Gardening for wildlife

By: Dee Pignéguy

Mention deserts and people picture dry sandy desolate, wind-blown stretches of endless sand. But today, as we continue to pave over and eliminate our natural landscapes and expand our acres of lawn grass, we are slowly creating an urban desert incapable of sustaining a real diversity of nature. Even parks and school grounds with large grassy football fields cannot be considered natural habitats.

Habitat restoration is not just something you do with groups on conservation weekends as wild spaces can easily be recreated in your own garden area.

Your natural habitat area needs to provide four essential elements; food, water, shelter and places to raise the young. They will also improve the environment, not only for the birds and insects, but also for children to see and experience nature.

Once I had established our vegetable garden, a small orchard and housed the chickens, there was little room left for an area of habitat restoration, so I set about creating it on the verge. Nature abhors a monoculture, so I planted a diversity of herbs, flowers, unusual sub-tropicals, shrubs, and what some people would call ‘weeds’ like dandelions and plantain.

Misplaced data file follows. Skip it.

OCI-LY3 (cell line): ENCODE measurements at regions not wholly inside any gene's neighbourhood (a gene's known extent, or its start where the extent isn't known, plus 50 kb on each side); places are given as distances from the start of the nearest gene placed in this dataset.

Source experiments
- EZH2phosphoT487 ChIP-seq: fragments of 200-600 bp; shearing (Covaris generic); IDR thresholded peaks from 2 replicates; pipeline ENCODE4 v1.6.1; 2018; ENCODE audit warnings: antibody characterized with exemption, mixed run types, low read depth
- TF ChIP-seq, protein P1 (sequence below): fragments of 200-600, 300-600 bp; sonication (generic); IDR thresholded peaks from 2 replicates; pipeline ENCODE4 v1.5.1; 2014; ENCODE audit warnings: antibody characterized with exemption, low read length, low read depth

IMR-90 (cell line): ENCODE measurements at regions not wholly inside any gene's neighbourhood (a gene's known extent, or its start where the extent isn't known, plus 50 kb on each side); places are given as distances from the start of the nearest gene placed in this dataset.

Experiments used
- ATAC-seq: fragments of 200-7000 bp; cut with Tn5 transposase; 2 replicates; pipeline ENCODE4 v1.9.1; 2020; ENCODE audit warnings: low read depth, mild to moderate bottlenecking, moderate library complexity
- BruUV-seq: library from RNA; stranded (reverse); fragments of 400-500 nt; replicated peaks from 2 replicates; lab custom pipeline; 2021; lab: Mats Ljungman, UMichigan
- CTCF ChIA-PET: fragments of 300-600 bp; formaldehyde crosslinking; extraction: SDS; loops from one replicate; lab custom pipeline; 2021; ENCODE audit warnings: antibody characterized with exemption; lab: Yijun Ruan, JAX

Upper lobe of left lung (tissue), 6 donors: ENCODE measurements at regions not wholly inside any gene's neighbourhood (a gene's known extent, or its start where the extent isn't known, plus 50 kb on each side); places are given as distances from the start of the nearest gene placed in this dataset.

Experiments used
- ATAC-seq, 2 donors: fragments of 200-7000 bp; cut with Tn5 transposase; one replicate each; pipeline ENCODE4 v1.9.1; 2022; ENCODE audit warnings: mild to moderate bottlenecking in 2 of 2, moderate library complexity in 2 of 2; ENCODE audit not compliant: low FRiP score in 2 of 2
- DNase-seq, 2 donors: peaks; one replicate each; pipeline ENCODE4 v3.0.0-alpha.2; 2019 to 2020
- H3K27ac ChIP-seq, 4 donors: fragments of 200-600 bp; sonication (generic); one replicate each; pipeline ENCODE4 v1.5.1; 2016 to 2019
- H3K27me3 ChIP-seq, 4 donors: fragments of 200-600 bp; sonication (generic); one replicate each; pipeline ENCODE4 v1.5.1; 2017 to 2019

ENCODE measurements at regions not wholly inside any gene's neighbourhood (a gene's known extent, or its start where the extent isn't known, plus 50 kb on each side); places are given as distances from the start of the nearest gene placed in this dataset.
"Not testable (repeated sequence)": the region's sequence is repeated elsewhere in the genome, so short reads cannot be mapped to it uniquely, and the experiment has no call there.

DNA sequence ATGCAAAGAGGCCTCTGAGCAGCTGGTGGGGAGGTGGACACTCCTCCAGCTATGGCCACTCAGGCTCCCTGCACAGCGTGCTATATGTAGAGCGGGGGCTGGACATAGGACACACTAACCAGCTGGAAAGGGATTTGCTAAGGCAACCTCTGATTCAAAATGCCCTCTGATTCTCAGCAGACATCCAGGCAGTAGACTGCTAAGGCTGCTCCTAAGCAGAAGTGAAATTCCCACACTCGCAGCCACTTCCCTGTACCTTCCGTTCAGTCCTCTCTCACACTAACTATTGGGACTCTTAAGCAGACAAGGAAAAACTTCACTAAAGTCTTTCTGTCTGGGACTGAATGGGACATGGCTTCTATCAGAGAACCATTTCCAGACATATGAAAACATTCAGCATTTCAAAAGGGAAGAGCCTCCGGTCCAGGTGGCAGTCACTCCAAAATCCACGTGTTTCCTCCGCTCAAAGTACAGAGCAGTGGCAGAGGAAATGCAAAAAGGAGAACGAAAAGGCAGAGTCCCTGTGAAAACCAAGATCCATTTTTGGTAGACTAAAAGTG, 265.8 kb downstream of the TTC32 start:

One great reward for creating this riot of vegetation was the mix of people who stopped to observe and comment on the unusual plants. The kids from the local kindergarten had a positive outdoor experience when they encountered the highly scented peppermint pelargoniums on one of their outings. I even met a local Frenchman who asked if he could harvest some of the artichoke heads for a family gathering he was cooking for.

One plant that always attracts attention is the Cardoon (Cynara cardunculus). An architecturally stunning member of the thistle family with its silver grey serrated foliage, it is similar to the globe artichoke in appearance. You will need plenty of space for this Mediterranean native with its spiky purple thistle-like flowers. It can grow up to 2 metres tall and expand to become a permanent garden resident.

Left to seed, cardoons can easily become a weedy pest, so once the bees and butterflies have finished gathering their pollen, the flower heads can be cut off. Cardoons form perennial clumps, and can be propagated by the lateral offshoots.

Habitat restoration on the verge continues to provide a glimpse into nature’s wild world and a relief from the constant hum of lawn mowers. The peace and quiet is simply stunning.

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